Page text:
Performing Identity between Qualified and Disqualified Epistemologies

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    • Presentation speakers
      • Joshua P. L. Entsminger, University of Edinburgh, UK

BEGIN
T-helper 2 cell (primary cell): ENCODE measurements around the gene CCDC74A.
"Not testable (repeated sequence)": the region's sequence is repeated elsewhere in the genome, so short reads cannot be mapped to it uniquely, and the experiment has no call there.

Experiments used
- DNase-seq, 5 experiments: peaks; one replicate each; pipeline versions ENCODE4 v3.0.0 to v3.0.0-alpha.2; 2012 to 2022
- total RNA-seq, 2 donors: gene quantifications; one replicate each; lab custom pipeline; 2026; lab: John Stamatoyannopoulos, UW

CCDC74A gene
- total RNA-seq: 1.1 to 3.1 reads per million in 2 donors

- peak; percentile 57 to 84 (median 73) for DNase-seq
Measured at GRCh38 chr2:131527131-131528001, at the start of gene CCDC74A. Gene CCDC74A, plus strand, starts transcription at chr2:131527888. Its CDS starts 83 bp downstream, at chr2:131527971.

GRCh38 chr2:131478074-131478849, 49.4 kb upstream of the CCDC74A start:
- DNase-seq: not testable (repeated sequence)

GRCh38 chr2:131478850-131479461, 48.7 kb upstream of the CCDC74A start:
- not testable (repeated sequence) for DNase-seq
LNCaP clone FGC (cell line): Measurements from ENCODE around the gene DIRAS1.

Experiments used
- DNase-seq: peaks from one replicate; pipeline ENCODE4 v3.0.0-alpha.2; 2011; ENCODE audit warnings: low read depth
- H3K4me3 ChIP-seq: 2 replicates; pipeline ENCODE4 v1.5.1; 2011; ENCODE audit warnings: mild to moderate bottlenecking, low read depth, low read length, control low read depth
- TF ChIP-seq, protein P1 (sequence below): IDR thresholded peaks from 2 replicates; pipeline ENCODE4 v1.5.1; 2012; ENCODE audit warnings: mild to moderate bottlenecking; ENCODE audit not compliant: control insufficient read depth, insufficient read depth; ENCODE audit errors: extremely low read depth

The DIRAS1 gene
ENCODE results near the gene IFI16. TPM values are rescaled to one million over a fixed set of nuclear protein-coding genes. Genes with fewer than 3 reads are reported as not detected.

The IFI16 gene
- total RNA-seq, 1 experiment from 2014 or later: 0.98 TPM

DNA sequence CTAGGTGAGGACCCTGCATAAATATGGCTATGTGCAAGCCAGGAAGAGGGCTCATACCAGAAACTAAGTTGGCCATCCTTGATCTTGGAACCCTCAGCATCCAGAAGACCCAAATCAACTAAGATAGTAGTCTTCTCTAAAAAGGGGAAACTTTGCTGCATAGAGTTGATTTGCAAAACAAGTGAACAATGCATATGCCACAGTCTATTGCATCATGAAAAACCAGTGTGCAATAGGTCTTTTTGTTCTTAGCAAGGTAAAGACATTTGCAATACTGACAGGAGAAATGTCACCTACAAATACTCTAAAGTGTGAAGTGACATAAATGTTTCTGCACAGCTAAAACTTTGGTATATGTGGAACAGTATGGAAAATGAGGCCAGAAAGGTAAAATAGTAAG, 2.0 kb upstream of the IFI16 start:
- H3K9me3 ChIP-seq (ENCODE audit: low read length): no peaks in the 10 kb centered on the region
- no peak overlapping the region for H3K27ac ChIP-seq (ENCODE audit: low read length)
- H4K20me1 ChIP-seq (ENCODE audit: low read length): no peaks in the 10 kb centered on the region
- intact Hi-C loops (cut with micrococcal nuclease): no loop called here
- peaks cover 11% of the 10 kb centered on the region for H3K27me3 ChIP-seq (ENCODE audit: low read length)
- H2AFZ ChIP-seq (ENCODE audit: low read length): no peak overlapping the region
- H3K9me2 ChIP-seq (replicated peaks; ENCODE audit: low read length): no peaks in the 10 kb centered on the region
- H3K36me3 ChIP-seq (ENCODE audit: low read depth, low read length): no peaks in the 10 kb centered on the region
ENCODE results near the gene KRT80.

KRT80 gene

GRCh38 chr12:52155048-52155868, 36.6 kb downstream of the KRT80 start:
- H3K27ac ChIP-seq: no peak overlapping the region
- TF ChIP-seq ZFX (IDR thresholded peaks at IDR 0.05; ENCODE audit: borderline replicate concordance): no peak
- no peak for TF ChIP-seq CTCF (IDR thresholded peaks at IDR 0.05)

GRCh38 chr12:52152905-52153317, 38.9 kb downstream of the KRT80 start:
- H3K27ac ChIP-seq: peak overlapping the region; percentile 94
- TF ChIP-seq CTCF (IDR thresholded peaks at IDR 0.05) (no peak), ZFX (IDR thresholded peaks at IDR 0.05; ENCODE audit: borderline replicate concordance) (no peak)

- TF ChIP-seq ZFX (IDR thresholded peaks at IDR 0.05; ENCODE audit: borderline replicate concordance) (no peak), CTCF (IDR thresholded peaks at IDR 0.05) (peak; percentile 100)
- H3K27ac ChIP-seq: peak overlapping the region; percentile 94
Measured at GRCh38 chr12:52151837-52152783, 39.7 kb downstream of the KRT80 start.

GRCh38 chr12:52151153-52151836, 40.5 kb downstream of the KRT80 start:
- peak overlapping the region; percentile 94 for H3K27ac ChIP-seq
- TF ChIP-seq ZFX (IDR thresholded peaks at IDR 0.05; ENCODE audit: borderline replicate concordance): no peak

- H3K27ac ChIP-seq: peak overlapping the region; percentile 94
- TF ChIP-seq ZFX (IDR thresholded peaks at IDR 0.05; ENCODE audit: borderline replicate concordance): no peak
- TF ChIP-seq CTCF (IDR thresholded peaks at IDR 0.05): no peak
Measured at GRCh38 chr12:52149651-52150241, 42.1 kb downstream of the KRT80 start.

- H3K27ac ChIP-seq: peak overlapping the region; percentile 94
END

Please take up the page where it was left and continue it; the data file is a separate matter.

This paper attempts to offer an analysis of the way in which the metaphor of consumption might elucidate the carrot and stick games which are played among persons, epistemologies, and epistemic communities in the attempt to not only be dominant but find themselves, in the vein of the work of Christian Matheis, reproduced in that community. In particualr this paper hopes to extend the analysis of modern epistemologies by the methods of qualifying and disqualifying epistemic practices and habits with epistemic reference; whereupon, the domain of normative acts become far more extensive when realized in contrast with what those epistemic acts and practices, whether acknowleged or not, exclude, provincialze, and fetishize. The position of this paper is that epistemologies are generated not simply in but among communities; thus they develope tacit habits of establishing identity, of justifying ones cognitive labors in the face of someones epistemic alterity, or more so, that such habits are underdeveloped in their abity to attend to alterity qua otherness and not alterity qua “classification.” Such is the face-value of what Enrique Dussel calls “ego conquiro” (i conquer) which is at the heart and often preceeds and develops ego cogitio. This paper takes the position that the identity-defense of epistemolgies is a labor of modern epistemologies often often focused on meta, and taxonomizing concerns. We do not simply speak to each other, but seek to classify each other. These identity habits can be easily assessed under consumption and the paper hopes to explore a “natural link” between such habits of consumption via identity and the epistemic practices by which we qualify and classify one another unto the production of the modern ethos conditioning of such practices.